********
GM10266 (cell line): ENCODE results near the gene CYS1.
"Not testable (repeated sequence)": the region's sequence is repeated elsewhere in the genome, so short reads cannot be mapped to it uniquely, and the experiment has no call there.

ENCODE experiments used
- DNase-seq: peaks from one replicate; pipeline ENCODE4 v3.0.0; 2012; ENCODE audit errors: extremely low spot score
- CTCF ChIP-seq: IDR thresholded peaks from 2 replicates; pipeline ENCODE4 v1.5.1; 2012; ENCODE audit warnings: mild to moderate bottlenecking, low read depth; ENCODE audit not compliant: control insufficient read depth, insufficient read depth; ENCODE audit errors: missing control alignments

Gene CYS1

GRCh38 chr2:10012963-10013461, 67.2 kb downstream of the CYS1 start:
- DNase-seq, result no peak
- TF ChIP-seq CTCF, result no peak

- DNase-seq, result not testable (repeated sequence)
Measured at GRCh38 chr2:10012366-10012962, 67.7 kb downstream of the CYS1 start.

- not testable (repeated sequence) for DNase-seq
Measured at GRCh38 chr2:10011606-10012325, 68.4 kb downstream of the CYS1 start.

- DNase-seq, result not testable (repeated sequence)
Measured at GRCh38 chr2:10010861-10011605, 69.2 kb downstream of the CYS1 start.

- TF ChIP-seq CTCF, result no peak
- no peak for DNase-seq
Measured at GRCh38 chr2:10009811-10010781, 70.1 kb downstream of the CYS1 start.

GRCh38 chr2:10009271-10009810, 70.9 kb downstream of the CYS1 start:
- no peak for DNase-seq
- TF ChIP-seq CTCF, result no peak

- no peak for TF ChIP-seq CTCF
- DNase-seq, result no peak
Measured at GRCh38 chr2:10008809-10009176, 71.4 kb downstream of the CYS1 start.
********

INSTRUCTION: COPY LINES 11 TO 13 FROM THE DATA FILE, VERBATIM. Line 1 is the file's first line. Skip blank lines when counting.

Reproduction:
Measured at GRCh38 chr2:10012366-10012962, 67.7 kb downstream of the CYS1 start.

- not testable (repeated sequence) for DNase-seq
Measured at GRCh38 chr2:10011606-10012325, 68.4 kb downstream of the CYS1 start.